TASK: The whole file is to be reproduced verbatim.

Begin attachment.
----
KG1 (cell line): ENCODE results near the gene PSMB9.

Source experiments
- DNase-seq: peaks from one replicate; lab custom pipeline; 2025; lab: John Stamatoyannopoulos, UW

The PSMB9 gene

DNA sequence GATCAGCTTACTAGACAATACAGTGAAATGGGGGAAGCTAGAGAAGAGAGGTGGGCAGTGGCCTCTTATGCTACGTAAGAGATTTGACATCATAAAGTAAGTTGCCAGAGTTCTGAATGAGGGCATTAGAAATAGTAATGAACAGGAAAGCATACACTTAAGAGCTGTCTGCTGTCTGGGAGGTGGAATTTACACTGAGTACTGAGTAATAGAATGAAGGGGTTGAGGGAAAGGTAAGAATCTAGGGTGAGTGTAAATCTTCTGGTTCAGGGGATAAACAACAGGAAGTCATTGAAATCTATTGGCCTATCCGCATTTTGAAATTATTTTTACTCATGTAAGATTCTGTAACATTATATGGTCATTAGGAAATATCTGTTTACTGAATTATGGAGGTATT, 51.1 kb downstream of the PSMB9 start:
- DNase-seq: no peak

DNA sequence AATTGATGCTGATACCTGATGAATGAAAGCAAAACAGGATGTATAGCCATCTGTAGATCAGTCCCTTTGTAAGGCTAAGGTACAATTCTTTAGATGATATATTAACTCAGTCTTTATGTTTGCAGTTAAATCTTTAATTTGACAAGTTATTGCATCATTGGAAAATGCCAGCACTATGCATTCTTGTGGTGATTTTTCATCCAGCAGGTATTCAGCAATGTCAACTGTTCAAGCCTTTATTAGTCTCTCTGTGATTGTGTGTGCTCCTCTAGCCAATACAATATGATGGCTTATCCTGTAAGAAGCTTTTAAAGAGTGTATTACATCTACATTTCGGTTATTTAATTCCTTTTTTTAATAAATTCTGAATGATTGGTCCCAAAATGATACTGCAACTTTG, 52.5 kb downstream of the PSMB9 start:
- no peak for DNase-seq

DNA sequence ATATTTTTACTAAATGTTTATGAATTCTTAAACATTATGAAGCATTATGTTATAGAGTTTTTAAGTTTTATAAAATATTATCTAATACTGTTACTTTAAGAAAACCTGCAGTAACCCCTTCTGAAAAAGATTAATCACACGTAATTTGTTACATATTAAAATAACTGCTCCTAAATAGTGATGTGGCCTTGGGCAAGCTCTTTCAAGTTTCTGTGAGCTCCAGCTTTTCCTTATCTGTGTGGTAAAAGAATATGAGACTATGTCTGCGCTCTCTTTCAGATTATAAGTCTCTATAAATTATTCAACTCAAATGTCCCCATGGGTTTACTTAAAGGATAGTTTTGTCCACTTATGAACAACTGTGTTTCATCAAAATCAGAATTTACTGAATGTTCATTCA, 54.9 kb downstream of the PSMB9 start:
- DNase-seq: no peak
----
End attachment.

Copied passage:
KG1 (cell line): ENCODE results near the gene PSMB9.

Source experiments
- DNase-seq: peaks from one replicate; lab custom pipeline; 2025; lab: John Stamatoyannopoulos, UW

The PSMB9 gene

DNA sequence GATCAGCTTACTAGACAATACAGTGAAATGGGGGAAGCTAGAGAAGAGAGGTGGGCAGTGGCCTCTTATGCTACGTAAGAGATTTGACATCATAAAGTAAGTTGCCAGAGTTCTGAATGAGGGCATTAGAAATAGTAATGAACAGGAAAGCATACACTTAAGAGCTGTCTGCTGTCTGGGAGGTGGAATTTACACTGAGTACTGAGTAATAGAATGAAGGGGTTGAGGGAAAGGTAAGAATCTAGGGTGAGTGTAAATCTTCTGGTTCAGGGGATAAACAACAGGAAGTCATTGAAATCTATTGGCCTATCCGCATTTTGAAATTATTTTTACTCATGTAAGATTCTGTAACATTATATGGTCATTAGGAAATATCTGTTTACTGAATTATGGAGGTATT, 51.1 kb downstream of the PSMB9 start:
- DNase-seq: no peak

DNA sequence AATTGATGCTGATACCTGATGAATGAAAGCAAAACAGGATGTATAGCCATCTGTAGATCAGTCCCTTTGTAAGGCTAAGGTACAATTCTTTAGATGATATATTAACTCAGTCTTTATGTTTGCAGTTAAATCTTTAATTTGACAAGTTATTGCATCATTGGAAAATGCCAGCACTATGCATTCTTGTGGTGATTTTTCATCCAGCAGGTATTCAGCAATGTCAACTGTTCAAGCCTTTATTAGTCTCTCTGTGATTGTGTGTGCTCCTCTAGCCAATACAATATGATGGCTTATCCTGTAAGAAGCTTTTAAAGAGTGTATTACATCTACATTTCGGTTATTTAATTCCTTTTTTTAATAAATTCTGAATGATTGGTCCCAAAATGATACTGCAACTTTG, 52.5 kb downstream of the PSMB9 start:
- no peak for DNase-seq

DNA sequence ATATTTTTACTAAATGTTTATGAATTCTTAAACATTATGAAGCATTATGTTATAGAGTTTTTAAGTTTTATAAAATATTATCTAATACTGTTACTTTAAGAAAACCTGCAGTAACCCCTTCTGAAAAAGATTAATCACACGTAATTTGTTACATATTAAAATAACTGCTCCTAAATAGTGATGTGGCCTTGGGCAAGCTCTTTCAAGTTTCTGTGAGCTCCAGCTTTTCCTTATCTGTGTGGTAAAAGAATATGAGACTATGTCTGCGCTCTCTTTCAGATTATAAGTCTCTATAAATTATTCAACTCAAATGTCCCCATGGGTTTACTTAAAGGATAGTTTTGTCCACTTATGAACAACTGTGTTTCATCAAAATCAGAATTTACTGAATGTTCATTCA, 54.9 kb downstream of the PSMB9 start:
- DNase-seq: no peak